Considering that Sure has a Universal Service Obligation placed upon it which was used as the key argument behind the adoption of the VSAT Regulation to prevent revenue leakage, all monopolies have a moral obligation to provide services that meet the changing needs of their customers. Such Regulation should not be used to prevent constituent access to significant technological advances such as a 100Mbit/s+ low-latency broadband service, even if it does require a reduction in profit or revenue levels for a while.
How much longer can this legislation be tolerated in its current form? How much longer can the anachronistic legislation be justified to constituents with the limp misdirection of stating that it cannot be changed but was valid at the time it was introduced?
Will things change in the next four years with the recently announced 2022-2026 Islands Plan? Table 30, in the 116-22P: Islands Plan 2022-2026 Delivery Plan, focuses on undertaking “Review effectiveness of Regulator Role” with the following elements enumerated:
“(1) Legislative framework;(2) Regulator’s Role and performance;
(3) Regulatory and Enforcement Powers;
(4) Exclusive Licence performance;
(5) Exclusive licence renewal;
(6) Universal service provision;
(7) 999 arrangements
2. Determine Government priorities
3. Consultation and continuing dialogue with community, businesses, MPA etc. regarding needs and aspirations and managing expectations about what is achievable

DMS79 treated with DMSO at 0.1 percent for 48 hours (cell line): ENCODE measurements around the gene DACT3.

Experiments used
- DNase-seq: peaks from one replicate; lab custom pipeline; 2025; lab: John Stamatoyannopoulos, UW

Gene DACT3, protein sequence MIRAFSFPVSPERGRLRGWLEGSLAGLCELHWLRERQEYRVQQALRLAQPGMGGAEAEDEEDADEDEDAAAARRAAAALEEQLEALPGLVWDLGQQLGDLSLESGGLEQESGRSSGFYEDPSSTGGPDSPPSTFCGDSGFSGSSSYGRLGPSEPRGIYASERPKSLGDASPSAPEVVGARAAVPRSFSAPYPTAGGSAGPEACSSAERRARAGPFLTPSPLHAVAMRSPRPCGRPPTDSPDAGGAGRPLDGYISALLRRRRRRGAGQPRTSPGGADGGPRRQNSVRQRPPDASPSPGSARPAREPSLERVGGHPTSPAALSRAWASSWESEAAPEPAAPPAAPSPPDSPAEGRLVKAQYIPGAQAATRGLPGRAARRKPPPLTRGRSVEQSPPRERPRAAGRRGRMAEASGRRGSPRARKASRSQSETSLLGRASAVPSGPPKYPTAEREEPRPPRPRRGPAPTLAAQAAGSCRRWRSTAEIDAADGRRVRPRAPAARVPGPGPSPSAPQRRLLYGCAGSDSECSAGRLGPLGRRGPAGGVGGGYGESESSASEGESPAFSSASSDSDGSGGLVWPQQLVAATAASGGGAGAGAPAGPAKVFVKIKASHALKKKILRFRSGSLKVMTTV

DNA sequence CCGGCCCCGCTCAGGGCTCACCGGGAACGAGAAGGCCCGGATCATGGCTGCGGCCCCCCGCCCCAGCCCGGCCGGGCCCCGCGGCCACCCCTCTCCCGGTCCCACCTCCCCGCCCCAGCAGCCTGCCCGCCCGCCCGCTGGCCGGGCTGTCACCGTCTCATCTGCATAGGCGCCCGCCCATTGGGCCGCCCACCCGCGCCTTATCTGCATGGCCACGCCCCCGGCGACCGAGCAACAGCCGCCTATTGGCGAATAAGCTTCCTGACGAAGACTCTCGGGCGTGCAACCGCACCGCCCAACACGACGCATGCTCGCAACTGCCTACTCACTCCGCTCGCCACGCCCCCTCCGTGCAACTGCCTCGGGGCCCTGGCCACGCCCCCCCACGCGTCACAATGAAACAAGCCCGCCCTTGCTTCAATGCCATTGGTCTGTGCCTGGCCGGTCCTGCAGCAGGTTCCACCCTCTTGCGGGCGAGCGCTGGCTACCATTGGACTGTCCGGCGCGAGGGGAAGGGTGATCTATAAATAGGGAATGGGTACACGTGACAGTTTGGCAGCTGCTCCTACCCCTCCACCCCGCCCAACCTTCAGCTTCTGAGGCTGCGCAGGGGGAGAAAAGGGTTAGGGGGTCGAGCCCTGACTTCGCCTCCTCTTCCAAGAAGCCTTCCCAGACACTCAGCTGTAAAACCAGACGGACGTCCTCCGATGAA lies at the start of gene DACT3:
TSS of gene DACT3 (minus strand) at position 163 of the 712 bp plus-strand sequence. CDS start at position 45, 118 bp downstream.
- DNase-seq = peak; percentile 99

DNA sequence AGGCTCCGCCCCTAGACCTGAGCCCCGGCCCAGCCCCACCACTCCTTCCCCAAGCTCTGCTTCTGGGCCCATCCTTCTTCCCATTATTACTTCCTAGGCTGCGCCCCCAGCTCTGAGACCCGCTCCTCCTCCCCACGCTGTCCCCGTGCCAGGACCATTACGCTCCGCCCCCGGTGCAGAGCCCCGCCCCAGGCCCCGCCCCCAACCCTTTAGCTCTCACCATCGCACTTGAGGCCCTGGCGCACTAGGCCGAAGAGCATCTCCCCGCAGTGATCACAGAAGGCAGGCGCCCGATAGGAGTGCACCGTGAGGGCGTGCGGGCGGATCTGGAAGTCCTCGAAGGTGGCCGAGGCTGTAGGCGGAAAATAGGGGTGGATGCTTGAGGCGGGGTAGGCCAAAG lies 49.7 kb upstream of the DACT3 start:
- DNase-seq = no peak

4. Consider policy options to enhance ‘Digital Inclusion’
5. Instruct consultants to advise on (1) options to enhance provision and (2) to support consultations”
So there we have it. Maybe, just maybe, something buried in this list will bare fruit. Let’s hope so or it will be <7Mbit/s download speeds for the next few years while supported by the FIG £1M per annum satellite capacity support.
Copyright: September 2022, OpenFalklands
4 Replies to “LEOs and VSAT legislation in the Falkland Islands”
It seems that the link to Falklands blocks all internet traffic using the QUIC protocol.
Given that QUIC is a much faster method for sending webpages to browsers over a satellite link it seems a very odd situation. All the major browsers now use QUIC. And if QUIC is blocked then browsers are forced to fall back to the slower legacy TCP protocol. Making web pages slower to load.
Thanks for this update – well worth listening to.
Unfortunately, this is totally illegal in the Falkland Islands with the legislation as it stands.
So I assume when the SpaceX Starlink MK2 overfly the FK isles no one will use their TMOBLE sim-equipped mobile phones for voice calls and text messages direct via the Starlink MK2 LEO satellite ?
No VSAT terminal required! As Starlink MK 2 will mimic a TMOBILE “cell-tower” in the sky.
As Arthur C Clark once said “one day soon good technology will seem like everyday magic”.